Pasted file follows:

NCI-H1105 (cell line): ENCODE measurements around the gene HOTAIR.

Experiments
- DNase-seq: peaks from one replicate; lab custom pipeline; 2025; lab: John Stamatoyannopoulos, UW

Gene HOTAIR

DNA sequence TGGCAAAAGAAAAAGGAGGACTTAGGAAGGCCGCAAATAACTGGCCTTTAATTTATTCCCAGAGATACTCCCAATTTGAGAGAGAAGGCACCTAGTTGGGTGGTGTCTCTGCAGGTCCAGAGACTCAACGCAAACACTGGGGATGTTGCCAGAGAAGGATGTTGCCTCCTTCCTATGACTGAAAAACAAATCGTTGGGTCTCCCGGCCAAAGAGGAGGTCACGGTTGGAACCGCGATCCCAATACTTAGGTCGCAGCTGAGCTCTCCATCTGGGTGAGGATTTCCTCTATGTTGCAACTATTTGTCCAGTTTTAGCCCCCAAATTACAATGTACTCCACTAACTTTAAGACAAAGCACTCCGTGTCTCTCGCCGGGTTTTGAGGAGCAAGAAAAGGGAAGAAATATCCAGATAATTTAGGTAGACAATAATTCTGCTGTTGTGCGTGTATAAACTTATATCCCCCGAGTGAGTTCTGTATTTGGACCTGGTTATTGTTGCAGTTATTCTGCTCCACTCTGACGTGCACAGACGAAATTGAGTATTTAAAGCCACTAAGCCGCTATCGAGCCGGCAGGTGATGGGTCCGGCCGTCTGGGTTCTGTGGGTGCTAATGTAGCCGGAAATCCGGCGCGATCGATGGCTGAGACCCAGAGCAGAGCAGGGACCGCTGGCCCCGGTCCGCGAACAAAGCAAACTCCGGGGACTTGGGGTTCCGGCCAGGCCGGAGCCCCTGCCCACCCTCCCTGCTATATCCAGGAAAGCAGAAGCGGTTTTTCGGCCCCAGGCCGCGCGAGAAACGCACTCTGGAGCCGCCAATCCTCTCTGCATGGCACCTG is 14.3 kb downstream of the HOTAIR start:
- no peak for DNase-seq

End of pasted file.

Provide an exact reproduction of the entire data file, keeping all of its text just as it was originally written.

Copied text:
NCI-H1105 (cell line): ENCODE measurements around the gene HOTAIR.

Experiments
- DNase-seq: peaks from one replicate; lab custom pipeline; 2025; lab: John Stamatoyannopoulos, UW

Gene HOTAIR

DNA sequence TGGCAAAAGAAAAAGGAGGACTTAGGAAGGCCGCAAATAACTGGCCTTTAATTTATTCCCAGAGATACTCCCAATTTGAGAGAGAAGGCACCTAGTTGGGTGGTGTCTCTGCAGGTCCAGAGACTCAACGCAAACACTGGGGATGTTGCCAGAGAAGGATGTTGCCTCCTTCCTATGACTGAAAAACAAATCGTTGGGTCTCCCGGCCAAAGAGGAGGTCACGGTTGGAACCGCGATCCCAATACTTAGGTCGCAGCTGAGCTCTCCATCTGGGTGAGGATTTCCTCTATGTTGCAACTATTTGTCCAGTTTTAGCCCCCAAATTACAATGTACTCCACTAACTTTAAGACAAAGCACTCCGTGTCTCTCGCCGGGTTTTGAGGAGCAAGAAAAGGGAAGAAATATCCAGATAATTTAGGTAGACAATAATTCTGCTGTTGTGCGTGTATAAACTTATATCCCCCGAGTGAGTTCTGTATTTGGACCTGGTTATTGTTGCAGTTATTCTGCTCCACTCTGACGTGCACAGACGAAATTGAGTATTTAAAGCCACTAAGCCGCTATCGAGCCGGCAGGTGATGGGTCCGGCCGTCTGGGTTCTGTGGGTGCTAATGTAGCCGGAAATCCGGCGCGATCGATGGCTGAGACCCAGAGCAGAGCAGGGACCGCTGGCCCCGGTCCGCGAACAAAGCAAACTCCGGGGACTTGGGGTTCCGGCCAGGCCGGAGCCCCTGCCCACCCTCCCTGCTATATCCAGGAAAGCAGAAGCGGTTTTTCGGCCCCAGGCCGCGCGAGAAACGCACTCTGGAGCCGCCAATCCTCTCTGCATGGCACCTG is 14.3 kb downstream of the HOTAIR start:
- no peak for DNase-seq